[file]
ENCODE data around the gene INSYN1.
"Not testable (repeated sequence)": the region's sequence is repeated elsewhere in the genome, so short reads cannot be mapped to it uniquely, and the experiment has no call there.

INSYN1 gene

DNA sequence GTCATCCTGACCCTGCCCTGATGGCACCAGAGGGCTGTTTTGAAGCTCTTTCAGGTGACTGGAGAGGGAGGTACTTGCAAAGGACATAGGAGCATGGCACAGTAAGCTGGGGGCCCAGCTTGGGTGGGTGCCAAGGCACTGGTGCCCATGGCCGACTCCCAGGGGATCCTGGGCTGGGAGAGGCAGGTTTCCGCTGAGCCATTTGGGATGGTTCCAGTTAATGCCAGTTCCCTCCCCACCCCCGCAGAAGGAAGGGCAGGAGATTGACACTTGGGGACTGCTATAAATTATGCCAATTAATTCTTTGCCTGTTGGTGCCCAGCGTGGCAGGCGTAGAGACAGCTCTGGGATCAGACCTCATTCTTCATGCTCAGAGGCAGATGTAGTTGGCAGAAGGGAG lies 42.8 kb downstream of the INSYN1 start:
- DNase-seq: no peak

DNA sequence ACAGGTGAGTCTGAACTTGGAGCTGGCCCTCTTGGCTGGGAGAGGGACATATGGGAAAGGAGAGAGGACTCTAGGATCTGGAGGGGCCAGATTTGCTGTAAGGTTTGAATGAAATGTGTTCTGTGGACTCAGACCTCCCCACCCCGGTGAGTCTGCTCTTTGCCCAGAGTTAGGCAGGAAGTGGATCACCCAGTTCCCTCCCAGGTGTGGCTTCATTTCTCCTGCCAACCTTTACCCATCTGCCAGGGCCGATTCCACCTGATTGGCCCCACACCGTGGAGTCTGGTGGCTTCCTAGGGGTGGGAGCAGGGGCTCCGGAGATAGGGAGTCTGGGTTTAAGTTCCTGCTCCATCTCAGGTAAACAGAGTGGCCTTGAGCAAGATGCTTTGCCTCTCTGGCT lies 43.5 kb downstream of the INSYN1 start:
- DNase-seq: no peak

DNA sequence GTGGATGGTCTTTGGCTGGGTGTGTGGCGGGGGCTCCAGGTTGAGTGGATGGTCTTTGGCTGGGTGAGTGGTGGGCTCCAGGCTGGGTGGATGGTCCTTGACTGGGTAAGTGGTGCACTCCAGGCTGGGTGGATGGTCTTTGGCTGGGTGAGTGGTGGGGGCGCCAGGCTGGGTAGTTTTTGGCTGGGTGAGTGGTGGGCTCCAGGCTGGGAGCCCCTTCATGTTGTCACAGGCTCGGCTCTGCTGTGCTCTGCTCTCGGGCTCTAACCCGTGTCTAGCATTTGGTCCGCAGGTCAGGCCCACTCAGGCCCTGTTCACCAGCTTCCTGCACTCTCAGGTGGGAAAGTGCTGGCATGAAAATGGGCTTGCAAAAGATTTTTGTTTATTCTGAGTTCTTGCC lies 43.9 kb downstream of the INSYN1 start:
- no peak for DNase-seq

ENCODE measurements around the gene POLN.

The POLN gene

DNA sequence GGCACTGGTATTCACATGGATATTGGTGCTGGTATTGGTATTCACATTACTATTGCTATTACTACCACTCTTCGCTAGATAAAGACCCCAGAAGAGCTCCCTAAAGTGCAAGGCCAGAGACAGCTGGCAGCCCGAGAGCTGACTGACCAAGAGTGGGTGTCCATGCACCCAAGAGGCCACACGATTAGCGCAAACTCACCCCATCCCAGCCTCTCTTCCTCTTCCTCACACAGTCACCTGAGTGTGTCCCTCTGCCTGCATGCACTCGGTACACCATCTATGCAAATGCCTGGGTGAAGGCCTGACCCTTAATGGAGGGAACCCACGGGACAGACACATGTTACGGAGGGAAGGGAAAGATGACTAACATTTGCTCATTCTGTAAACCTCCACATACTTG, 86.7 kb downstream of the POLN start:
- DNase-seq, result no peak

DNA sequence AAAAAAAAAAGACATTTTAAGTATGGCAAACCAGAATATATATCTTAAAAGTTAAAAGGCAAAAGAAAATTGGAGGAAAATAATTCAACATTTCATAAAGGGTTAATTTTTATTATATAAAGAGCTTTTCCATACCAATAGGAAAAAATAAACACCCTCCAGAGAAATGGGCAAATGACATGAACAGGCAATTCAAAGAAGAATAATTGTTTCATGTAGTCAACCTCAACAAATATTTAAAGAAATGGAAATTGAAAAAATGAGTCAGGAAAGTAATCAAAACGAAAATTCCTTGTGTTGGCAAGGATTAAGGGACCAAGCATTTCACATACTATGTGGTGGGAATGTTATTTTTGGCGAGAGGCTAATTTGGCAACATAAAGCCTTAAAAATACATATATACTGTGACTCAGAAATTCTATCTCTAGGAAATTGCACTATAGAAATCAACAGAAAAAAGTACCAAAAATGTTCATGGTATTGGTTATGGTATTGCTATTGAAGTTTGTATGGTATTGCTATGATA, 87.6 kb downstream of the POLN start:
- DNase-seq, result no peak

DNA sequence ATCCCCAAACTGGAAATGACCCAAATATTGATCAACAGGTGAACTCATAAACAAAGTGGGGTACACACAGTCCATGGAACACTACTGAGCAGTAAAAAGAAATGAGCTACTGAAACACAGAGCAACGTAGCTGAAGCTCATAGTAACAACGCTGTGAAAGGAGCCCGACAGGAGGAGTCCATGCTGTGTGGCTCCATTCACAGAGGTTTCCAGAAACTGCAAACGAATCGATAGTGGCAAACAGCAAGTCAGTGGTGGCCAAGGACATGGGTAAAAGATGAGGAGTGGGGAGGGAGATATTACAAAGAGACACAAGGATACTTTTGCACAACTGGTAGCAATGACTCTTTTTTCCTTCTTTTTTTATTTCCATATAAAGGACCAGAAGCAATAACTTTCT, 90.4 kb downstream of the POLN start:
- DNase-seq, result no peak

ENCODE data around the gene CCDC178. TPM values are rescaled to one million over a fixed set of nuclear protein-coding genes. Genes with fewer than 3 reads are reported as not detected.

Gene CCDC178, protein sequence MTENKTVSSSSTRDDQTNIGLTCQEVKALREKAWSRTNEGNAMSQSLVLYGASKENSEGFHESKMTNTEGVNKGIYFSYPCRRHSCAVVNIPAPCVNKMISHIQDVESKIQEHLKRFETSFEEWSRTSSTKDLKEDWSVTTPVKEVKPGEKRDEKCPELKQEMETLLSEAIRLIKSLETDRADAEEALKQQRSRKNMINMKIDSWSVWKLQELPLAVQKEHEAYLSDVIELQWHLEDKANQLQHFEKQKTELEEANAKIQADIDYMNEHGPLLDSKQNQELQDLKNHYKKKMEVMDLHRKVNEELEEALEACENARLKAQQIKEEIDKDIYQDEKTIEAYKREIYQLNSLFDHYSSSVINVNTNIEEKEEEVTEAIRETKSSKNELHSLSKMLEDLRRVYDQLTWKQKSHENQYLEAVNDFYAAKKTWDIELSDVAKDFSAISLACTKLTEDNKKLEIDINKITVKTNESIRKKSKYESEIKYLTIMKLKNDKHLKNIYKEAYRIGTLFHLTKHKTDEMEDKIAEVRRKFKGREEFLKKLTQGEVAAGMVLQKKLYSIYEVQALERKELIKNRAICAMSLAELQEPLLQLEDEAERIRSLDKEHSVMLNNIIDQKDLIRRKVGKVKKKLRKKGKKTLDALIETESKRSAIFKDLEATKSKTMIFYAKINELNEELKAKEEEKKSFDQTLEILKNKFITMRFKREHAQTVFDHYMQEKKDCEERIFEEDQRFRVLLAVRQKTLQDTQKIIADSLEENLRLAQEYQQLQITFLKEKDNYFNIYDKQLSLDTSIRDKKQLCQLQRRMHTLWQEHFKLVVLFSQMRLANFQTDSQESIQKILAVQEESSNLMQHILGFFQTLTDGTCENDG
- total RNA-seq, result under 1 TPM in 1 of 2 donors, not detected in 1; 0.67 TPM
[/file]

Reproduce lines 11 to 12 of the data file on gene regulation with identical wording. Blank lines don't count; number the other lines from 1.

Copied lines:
The POLN gene

DNA sequence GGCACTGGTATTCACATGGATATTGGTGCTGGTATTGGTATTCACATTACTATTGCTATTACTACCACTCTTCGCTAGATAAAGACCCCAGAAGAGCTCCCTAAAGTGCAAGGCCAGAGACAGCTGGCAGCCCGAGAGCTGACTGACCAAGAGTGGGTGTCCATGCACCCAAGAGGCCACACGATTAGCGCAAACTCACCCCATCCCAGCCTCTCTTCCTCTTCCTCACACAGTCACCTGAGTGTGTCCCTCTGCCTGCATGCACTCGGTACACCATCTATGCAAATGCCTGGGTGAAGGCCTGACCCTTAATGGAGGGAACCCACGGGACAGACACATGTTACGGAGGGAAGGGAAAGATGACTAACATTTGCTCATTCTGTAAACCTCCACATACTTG, 86.7 kb downstream of the POLN start: